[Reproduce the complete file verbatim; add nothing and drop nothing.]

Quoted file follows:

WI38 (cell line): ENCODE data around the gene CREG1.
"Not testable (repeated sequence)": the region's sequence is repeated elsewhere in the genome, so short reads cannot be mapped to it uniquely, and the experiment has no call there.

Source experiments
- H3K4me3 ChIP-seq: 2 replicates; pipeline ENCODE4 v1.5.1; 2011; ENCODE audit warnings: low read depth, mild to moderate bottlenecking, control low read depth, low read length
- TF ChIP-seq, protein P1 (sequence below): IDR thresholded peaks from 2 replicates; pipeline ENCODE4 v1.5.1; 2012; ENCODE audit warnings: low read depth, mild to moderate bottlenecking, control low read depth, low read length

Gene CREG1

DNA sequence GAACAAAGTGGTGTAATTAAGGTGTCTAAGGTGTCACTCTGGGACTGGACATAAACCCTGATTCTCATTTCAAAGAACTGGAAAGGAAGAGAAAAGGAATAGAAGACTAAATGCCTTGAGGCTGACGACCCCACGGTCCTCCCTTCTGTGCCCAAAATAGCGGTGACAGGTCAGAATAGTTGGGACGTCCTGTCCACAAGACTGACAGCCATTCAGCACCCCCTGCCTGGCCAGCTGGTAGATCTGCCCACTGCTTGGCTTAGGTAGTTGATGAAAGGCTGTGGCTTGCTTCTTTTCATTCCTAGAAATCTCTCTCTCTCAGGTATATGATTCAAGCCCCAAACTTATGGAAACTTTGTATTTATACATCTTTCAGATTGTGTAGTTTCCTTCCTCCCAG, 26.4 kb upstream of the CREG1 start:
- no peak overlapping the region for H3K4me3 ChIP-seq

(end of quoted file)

WI38 (cell line): ENCODE data around the gene CREG1.
"Not testable (repeated sequence)": the region's sequence is repeated elsewhere in the genome, so short reads cannot be mapped to it uniquely, and the experiment has no call there.

Source experiments
- H3K4me3 ChIP-seq: 2 replicates; pipeline ENCODE4 v1.5.1; 2011; ENCODE audit warnings: low read depth, mild to moderate bottlenecking, control low read depth, low read length
- TF ChIP-seq, protein P1 (sequence below): IDR thresholded peaks from 2 replicates; pipeline ENCODE4 v1.5.1; 2012; ENCODE audit warnings: low read depth, mild to moderate bottlenecking, control low read depth, low read length

Gene CREG1

DNA sequence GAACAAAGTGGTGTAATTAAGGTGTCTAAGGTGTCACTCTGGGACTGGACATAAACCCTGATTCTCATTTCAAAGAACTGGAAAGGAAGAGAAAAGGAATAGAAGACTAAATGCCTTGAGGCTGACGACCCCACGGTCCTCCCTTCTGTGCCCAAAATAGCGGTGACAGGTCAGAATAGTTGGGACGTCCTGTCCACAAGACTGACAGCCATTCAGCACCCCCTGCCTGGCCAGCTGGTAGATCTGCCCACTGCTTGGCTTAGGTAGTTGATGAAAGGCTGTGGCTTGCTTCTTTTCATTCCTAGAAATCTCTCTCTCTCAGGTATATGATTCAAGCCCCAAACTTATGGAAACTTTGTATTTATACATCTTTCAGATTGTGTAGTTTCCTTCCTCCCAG, 26.4 kb upstream of the CREG1 start:
- no peak overlapping the region for H3K4me3 ChIP-seq